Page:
• R. C. Majumdar (ed.), The History And Culture of the Indian People, Volume XI, Struggle For Freedom, Second Edition, Bombay, 1978, pp. 435-36. Quoted in: Sita Ram Goel: Time for Stock Tacking, App. 1
  • “The same Abdul Bari spoke in a different tone in September 1923. Professor Francis Robinson reports: “Abdul Bari, the erstwhile apostle of Hindu-Muslim unity, came to the fore again. Now he spoke the language of the zealot. He urged the Muslims to sacrifice cows without regard to Hindu feelings, and declared: ‘If the commandments of the Shariat are to be trampled under foot then it will be the same to us whether the decision is arrived on the plains of Delhi or on the hilltops of Simla. We are determined to non-cooperate with every enemy of Islam, be he in Anatolia or Arabia or at Agra or Benares.” The immediate provocation for Abdul Bari’s outburst was the Shuddhi Movement started by Swami Shraddhananda in the summer of 1923. Swamiji in turn had been led to pursue this path in response to a book, FãtimîDãwat-i-Islãm, by HasanNizami… Swamiji had written a pamphlet, The Hour of Danger, in which he had warned Hindu society to be on its guard against mischievous Muslim machinations. According to his biographer, J.T.F. Jordens, “In his pamphlet the Swami went on to show how Nizami in his own introduction referred to his consultations with many Muslim leaders, including the Agha Khan, and how all had agreed that the publication of his work should remain a carefully kept secret, within the Muslim community. The single purpose of the pamphlet was to describe all the means, fair and foul, by which Hindus could be induced to become Muslims…. The Swami felt that he had uncovered a giant conspiracy. His pamphlet consisted practically entirely of quotations from Nizami’s work, showing how all Muslims should be involved in the fight for the spread of Islam: how pirs, fakirs, politicians, peasants, zamindars, hakims, etc. could be used and what their allotted task should be. It also stressed the need for secrecy and for an extensive spy network.’

Abdul Bari should have denounced HasanNizami who had hatched a plot against the Hindus without any provocation whatsoever on the part of the latter. But the self-righteous Mullah and the authoritative interpreter of the Shariat, had done just the opposite. He had joined his voice with that of the other Mullahs in egging upon a Muslim fanatic to murder Swami Shraddhananda. The Mullahs of Deoband had offered special prayers for the soul of the assassin.”-Sita Ram Goel, Muslim Separitism – Causes and Consequences with reference to J.T.F. Jordens, Swami Shradhananda: His Life and Causes, New Delhi, 1981, and Francis Robinson, Separatism Among Indian Muslims, Delhi, 1975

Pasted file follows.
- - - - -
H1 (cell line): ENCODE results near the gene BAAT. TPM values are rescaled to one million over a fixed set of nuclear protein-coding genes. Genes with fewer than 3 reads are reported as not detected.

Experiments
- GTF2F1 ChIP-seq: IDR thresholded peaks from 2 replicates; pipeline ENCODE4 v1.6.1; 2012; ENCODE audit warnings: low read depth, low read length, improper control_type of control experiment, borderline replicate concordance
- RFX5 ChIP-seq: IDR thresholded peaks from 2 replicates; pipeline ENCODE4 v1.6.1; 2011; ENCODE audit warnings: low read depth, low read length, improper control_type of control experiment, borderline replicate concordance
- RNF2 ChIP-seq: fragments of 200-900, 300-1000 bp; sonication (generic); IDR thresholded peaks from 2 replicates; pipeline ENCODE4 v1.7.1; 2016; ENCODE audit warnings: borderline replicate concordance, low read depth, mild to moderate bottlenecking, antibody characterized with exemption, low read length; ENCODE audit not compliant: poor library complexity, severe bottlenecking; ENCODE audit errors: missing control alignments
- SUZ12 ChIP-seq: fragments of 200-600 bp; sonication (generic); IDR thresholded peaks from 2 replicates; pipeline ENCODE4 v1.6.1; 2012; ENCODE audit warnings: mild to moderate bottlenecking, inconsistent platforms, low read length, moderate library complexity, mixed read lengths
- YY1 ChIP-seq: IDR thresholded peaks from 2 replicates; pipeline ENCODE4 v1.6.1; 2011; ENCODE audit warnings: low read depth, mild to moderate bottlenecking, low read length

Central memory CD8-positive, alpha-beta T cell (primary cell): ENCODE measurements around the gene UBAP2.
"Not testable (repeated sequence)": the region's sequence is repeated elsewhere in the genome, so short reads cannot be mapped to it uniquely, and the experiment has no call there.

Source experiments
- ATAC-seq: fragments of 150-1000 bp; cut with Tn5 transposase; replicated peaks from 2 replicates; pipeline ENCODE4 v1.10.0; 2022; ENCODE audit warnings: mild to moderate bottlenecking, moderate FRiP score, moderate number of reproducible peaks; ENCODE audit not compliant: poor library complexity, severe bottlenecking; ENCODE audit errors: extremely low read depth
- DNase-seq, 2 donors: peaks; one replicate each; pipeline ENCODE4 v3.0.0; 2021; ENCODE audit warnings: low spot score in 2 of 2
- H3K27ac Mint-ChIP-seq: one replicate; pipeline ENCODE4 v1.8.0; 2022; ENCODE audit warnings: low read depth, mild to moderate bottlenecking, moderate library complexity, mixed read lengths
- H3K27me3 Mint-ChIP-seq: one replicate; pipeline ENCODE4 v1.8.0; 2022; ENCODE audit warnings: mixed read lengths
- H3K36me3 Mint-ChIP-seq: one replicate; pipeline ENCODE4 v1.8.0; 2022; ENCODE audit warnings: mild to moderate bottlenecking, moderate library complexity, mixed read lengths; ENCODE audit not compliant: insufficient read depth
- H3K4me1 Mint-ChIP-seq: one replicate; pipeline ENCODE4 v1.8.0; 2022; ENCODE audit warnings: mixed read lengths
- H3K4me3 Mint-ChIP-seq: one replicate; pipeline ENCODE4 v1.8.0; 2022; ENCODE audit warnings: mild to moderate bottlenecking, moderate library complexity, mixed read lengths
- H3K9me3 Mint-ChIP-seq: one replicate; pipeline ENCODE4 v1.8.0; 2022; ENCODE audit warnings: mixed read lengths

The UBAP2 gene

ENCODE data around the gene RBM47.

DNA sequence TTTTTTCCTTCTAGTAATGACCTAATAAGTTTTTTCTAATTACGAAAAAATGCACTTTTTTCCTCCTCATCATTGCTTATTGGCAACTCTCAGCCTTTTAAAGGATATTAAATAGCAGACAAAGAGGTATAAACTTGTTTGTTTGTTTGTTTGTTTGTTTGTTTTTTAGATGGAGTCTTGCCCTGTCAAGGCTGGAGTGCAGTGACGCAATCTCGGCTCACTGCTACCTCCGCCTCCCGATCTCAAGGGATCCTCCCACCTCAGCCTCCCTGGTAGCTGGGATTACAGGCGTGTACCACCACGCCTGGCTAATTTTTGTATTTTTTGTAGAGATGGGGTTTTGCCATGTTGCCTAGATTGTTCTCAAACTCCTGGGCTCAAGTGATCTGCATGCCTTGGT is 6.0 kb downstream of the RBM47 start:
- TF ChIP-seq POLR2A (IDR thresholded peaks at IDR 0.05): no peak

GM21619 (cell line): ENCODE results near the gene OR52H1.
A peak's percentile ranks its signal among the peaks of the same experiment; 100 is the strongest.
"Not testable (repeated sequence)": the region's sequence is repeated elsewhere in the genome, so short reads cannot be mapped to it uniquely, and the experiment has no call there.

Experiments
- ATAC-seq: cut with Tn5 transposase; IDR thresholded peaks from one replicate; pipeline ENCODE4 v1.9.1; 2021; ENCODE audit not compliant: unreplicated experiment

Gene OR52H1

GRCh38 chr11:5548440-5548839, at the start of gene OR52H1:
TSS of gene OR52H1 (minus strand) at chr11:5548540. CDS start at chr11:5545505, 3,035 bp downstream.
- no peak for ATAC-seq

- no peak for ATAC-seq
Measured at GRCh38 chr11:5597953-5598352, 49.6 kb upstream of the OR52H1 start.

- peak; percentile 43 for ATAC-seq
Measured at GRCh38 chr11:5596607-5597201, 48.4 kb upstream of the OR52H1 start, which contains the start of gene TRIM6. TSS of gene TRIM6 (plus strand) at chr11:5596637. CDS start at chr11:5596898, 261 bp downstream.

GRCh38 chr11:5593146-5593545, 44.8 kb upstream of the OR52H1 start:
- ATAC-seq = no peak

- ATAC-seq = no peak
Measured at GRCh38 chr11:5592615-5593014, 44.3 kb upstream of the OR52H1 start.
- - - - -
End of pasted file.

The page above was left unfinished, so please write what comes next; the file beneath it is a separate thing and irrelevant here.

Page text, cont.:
“The Urdu pamphlet DaîIslâm by KhwajaHasanNizami came into his hands. He immediately wrote in answer a pamphlet, the title of which clearly expressed his violent reaction: ‘The Hour of Danger: Hindus, be on your guard! The order has been given to attack and destroy the fortress of your religion in the hidden dead of night!’ (…) The Swami found out that the pamphlet was in fact only the introduction to a larger volume called FâtamîDawat-i-Islâm, which had been published as early as 1920, years before the shuddhi of the Malkanas started. In this the Swami saw proof that the Muslim reaction of the day was not merely against the shuddhi and sangathan movements, but rather was part of a sinister plot hatched years earlier. In his pamphlet the Swami went on to show how Nizami in his own introduction referred to his consultations with many Muslim leaders, including the Aga Khan, and how all had agreed that the publication of his work should remain a carefully kept secret within the Muslim community. The single purpose of the pamphlet was to describe all the means, fair and foul, by which Hindus could be induced to become Muslims. (…) In the conclusion of his own booklet, the Swami suggested some ways in which the Muslim threat could be countered. The openness and ethics of his methods stood in strong contrast with Nizami’s tactics.” -Prof. J.T.F. Jordens, “Swami Shraddhananda, His Life and Causes” (OUP, Delhi 1981). (p.140-141)

Feb 22 : Swami Sraddhananda Jayanthi


Please enter your comment!
Please enter your name here